29 July 2008


Xavier has an excellent post up about choosing your first 1911. It is truly fabulous, and if you don't have some 1911s, but think you might need one, you should go and read it immediately. Then don't forget to come back here.

I came to the 1911 platform...probably the way a lot of us do, although it's not a very glamorous tale.

I'd heard about the 1911, and why it was the best handgun ever made, and why the military had to be out of it's collective mind to have ditched it. But I'd never fired one (we were not a handgun family). After I got out of the Marine Corps, I made a friend who one day let me shoot his 1911.

It was a few rounds at an outdoor range. I squeezed them off generally in the direction of the target, handed the pistol back, thanked the man, and went home. And thought about it. Gosh, that's a big round, but that was a comfortable gun and it didn't have a bad trigger pull...

So I decided that I wanted a 1911. The Mister and I were not yet married (although we were Living In Sin Together), and we were po'. That would be poor, but we couldn't, at that point, afford the last two letters.

The Mister, being a pretty romantic guy in his own creepy, militant way, saved his nickels and pennies and, come Christmas, Santa brought me a 1911 - of a sort.

He bought me a Ballester Molina. This is not, strictly speaking, a 1911, but it sure feels like a 1911. And we could afford it, and I had it, and I loved it.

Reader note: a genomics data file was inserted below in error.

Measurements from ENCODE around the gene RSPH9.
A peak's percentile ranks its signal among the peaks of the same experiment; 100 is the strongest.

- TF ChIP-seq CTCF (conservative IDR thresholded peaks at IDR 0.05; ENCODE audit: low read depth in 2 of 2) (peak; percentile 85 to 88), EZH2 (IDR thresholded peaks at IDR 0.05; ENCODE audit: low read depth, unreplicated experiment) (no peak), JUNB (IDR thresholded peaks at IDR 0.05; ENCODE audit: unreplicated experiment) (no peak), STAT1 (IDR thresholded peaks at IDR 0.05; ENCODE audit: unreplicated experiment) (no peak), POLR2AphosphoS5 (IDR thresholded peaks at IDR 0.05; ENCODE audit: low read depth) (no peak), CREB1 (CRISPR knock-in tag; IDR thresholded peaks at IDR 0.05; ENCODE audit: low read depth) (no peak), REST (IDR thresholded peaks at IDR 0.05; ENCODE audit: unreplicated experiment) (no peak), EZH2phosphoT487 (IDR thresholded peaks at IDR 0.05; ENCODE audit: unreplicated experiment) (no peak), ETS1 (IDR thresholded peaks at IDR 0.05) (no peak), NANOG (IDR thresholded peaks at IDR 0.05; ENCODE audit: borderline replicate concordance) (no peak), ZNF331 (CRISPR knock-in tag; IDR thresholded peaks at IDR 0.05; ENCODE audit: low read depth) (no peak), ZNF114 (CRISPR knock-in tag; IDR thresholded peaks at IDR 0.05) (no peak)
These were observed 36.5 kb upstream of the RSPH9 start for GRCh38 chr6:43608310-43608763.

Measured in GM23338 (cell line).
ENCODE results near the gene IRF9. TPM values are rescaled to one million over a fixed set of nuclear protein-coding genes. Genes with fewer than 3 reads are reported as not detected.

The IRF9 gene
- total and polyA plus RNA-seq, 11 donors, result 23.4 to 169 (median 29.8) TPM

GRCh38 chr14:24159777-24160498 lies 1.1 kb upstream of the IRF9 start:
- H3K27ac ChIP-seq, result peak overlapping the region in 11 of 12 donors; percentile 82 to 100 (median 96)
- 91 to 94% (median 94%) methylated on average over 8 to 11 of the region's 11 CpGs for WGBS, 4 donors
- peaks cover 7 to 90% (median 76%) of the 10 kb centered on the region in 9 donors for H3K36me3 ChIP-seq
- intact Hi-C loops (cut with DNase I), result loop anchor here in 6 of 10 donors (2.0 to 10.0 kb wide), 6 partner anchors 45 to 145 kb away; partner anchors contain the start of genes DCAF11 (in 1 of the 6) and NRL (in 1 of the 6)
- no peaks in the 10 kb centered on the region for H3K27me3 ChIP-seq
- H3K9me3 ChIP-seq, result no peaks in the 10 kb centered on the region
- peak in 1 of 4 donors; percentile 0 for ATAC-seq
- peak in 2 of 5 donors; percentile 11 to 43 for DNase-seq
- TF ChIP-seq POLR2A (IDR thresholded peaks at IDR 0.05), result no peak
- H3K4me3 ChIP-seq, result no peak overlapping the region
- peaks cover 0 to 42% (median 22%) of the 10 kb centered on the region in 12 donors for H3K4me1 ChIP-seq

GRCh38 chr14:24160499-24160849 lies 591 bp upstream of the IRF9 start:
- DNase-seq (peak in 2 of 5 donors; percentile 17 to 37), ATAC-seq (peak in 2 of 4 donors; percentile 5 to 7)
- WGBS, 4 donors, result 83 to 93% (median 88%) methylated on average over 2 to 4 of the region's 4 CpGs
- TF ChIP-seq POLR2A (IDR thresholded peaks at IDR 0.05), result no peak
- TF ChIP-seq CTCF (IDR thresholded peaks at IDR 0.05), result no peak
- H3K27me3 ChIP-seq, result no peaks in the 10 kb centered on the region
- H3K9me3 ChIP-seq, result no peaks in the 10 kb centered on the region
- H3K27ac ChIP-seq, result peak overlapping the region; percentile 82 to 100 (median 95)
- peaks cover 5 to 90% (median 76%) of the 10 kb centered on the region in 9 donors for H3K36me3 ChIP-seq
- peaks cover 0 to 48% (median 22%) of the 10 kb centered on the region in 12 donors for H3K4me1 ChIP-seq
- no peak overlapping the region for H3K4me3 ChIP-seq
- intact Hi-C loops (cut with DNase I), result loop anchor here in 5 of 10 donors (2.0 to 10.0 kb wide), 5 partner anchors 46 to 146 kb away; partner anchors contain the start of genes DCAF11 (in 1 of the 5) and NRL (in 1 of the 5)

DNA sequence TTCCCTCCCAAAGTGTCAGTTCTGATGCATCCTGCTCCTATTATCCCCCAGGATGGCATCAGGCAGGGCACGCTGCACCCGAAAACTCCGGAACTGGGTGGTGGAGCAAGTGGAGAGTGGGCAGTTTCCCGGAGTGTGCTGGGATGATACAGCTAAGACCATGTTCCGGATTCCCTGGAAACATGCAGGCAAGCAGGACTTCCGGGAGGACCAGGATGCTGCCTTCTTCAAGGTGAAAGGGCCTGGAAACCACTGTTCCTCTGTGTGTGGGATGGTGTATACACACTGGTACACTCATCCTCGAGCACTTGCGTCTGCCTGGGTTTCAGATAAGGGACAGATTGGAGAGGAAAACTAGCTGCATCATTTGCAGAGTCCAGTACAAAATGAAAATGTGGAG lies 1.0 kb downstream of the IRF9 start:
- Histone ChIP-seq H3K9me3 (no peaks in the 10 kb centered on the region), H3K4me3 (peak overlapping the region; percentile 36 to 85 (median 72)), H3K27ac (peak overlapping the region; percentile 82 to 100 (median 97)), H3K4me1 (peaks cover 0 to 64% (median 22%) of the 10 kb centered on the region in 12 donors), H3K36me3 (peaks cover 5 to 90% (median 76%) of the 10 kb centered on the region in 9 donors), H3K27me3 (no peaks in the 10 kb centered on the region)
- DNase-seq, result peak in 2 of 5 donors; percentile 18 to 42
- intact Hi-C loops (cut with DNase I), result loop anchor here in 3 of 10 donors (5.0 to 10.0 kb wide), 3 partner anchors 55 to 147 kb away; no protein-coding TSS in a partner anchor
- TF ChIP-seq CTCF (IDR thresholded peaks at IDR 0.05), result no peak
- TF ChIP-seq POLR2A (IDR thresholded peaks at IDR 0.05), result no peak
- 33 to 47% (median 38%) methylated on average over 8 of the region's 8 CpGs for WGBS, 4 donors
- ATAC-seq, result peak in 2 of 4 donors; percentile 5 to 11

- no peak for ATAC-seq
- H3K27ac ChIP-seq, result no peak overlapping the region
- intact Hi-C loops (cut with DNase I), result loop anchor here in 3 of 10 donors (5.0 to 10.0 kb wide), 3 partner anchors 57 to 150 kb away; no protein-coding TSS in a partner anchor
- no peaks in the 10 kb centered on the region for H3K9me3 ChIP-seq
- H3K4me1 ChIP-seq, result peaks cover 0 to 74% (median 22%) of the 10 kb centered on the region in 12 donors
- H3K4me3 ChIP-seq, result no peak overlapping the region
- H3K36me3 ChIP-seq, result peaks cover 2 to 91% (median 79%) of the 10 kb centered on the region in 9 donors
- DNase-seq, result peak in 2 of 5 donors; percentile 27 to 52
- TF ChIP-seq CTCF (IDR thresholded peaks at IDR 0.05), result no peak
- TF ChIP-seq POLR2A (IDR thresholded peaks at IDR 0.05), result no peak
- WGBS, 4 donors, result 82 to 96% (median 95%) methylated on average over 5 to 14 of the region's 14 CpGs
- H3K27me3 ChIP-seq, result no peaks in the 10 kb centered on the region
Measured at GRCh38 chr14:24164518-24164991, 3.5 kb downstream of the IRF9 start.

Loved it, loved it, loved it. But it would only feed FMJ, and so I, of course, eventually, needed another 1911.

Around that time, we became foster parents for an insufficiently loved Springfield Mil-Spec.

I have to admit, I disliked that pistol intensely. The grip safety felt sharp at the edges, the whole thing didn't quite seem...put together. And, of course, it was stainless steel. I find stainless tacky in the extreme. But! It convinced me that I really needed to find a good, well-finished 1911.

Which led to my Warrior.

I may well have fallen victim to Kimber's excellent advertising, but this gun makes me happy. It ran like a clock out of the box, it's phenomenally easy to shoot very well, all the bits and surfaces were pleasing from the get-go... Loved it.

But, of course, it's a railed 5-inch 1911, which is a little hard to tote, right? Which meant I needed another 1911.

And thus came the Pro-Carry. Which is also a sweet shooter, after a significant amount of effort and profanity were devoted to extractor issues.

But here's the point, for anyone who read Xavier's excellent post, and is still on the fence: You just have to buy the first one.

When you start asking question of the Learned (and I am not counting myself among them) about the 1911, and you start surfing the gunnut websites, you can get so much information that you don't think you should buy anything until you can afford a high-end piece by a master pistolsmith (not that I wouldn't swap a couple of toes for one). But it can keep you on the fence and off the range.

If you think you want a 1911, get thee to the local gunshop and buy one. Some weird mil-surp knockoff? Sure! A truly entry-level gun from one of the big manufacturers? Get down with your bad self.

Don't get sidetracked or disheartened by all the information and opinions out there on this most popular of firearms platforms. It's a fun pool to swim in (even down here at the shallow end), and you won't know unless you jump in.